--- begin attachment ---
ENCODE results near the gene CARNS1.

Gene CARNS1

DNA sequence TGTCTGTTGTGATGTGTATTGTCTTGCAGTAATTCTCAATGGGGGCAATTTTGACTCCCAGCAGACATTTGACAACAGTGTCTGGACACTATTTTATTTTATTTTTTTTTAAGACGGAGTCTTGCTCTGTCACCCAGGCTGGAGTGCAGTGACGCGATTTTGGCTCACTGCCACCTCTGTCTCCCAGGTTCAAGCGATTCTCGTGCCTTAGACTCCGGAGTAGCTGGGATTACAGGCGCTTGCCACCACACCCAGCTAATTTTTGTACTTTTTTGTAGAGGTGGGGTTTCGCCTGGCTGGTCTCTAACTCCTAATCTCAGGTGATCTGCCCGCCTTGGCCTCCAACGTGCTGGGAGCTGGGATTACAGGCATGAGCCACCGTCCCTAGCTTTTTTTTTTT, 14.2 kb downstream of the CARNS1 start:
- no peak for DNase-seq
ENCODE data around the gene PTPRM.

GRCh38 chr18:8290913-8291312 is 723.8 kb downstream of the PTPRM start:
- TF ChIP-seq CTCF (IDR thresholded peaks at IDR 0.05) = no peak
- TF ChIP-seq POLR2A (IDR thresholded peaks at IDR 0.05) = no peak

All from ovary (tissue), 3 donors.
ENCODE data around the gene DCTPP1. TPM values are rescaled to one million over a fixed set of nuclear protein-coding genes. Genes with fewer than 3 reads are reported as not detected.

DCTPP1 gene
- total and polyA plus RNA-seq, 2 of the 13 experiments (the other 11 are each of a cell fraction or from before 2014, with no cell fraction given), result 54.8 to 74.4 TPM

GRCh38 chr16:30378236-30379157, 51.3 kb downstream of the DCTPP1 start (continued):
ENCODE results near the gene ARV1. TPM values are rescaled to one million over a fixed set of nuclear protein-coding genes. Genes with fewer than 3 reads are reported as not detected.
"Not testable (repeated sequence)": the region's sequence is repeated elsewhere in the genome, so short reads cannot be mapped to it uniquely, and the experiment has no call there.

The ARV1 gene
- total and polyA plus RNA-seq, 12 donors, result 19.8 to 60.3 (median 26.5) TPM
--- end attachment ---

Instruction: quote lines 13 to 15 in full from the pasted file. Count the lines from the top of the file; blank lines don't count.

GRCh38 chr16:30378236-30379157, 51.3 kb downstream of the DCTPP1 start (continued):
ENCODE results near the gene ARV1. TPM values are rescaled to one million over a fixed set of nuclear protein-coding genes. Genes with fewer than 3 reads are reported as not detected.
"Not testable (repeated sequence)": the region's sequence is repeated elsewhere in the genome, so short reads cannot be mapped to it uniquely, and the experiment has no call there.